A rose by any other name.
Proclaimed the capital of the Republic of the Orange Free State in 1854, Bloem* was a Boer settlement until the Anglo-Boer war when the British penetrated and occupied the city, changing its course, and personality, forever. Still predominantly Afrikaans, the city is now an interesting melting pot of British and Boer cultures. Streets names, museums, monuments and more bear testimony to this fact. The city offers excellent entry to Lesotho and makes a good overnight stop if you’re heading to, or leaving, Jo’burg. Sports fans who are here over a weekend may be lucky enough to catch a rugby or cricket match.
Things to see in Bloem
- President Brand Street, which is lined by magnificent sandstone architecture, is a national conservation area.
- The Appeal Court is the highest court of appeal in the country. The main courtroom is a huge chamber lined with stinkwood panels (very imposing stuff). Bloemfontein Botanical Gardens.
- Bloemfontein Orchid House, which has a comprehensive display of these valuable plants.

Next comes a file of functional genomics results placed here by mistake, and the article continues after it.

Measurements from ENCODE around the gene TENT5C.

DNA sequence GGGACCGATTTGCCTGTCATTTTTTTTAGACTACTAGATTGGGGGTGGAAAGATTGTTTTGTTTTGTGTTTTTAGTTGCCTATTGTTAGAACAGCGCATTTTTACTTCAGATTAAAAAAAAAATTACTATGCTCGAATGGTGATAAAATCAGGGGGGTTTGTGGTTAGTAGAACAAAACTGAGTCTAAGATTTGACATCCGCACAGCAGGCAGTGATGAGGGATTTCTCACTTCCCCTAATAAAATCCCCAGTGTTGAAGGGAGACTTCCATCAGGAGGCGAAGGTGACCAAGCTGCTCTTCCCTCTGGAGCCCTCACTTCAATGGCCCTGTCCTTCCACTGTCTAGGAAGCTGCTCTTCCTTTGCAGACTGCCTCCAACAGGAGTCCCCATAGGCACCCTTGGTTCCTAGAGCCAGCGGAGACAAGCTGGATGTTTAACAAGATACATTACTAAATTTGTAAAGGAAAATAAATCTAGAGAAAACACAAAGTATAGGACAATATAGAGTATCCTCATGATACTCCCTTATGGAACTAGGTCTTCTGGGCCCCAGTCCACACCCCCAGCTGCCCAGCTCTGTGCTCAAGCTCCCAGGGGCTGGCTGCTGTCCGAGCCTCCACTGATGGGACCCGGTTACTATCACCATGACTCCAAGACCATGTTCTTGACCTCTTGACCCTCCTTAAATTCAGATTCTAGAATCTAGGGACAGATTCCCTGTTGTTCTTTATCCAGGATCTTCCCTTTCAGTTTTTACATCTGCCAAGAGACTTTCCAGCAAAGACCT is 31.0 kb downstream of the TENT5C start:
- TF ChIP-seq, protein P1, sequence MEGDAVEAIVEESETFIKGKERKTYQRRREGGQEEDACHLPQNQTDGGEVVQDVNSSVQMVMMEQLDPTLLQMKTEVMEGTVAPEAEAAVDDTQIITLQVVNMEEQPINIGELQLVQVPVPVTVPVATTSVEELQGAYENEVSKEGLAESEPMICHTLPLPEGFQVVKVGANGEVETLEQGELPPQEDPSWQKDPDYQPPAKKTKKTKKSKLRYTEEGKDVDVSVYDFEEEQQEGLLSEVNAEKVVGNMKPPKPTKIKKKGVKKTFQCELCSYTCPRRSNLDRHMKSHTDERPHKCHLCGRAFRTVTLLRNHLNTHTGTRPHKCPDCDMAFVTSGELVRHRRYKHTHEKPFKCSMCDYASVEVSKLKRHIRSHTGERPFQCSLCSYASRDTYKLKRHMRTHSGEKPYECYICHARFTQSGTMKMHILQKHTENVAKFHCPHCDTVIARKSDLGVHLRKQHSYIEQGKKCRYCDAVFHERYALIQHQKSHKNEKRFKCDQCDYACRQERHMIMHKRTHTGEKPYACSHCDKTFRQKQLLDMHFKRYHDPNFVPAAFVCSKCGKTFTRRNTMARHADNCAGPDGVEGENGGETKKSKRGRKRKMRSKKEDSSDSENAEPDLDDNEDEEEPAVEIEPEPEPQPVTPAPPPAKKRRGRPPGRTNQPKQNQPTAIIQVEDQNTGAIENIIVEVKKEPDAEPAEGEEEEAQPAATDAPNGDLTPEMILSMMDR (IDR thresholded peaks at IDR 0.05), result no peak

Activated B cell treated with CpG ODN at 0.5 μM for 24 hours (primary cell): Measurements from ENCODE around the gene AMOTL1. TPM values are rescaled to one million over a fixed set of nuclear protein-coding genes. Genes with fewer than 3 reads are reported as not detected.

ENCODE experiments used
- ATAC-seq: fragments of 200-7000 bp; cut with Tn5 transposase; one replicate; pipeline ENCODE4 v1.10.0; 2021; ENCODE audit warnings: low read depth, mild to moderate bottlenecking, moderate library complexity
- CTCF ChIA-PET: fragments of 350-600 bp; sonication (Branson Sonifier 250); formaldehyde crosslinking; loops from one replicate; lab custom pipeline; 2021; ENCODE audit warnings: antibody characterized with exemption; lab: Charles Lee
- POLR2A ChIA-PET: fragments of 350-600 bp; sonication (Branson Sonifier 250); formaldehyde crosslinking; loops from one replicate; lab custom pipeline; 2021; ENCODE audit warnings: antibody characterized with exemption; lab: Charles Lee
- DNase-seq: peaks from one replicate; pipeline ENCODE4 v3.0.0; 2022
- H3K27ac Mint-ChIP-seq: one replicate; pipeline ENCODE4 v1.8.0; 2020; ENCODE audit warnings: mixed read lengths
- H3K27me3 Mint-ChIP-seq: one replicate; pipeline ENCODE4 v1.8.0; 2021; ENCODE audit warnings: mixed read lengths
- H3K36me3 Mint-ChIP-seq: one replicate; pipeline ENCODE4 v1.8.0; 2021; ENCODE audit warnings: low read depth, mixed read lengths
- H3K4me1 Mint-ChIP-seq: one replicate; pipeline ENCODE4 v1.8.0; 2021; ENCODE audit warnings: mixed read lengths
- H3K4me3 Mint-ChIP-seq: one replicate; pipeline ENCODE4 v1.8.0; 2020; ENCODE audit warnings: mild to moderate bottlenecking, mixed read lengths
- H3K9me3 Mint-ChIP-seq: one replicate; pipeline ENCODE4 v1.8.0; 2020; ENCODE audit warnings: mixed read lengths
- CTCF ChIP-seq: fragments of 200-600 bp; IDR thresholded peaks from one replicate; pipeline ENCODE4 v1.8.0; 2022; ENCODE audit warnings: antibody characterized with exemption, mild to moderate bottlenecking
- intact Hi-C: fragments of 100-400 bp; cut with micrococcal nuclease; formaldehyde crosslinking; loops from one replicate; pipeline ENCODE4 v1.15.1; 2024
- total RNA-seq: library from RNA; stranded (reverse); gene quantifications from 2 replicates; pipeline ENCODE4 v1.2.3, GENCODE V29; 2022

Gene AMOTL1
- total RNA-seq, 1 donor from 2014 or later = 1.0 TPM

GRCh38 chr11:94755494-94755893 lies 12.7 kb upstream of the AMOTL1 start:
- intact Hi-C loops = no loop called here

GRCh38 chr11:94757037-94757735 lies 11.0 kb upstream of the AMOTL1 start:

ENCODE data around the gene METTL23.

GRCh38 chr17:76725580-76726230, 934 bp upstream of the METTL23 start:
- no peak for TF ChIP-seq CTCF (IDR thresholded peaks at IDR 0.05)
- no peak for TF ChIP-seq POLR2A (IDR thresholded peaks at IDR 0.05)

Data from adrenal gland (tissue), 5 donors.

- The National Women’s Memorial in Monument Rd. This 36,5m sandstone obelisk is dedicated to the 26 000 women and children who died in Anglo-Boer War concentration camps. The nearby War Museum houses articles and artefacts from that war. If you want to learn more about the Anglo-Boer war, this is the place to start.
- The National Museum houses one of the country's most extensive natural and cultural collections. A turn-of-the-century Bloemfontein street scene is one of the highlights.
- The Old Government Building in Maitland Street is a fine piece of old Cape Dutch architecture, housing the National Afrikaans Museum, a Research Centre and the National Acting & Drama Museum.
- What’s in a name?
- Bloemfontein was originally called Mangaung, or 'place of big cats' by its Basotho inhabitants.
- Johannes Brits settled here in 1840. There was a natural spring (fontein) and it must have been his wife who planted the flowers (bloem). Add them together and that makes Bloemfontein.
- It's also called City of roses for the 4000 rose bushes planted in King’s Park .
For those who live here it’s just plain Bloem, which is flower or blossom.
The story of the fountain
The only source of water for miles, Bloemfontein was visited by missionaries, hunters and Voortrekkers. It became an archetypal frontier town, a rest stop for wagons as they trekked in search of the Promised Land. When the English abandoned the war against the Basotho, they allowed a Boer republic to be founded in the Free State, with Bloemfontein as its capital. The Anglo-Boer war was the end of that independence. P.S. The fountain is still here, although it’s encased in concrete now.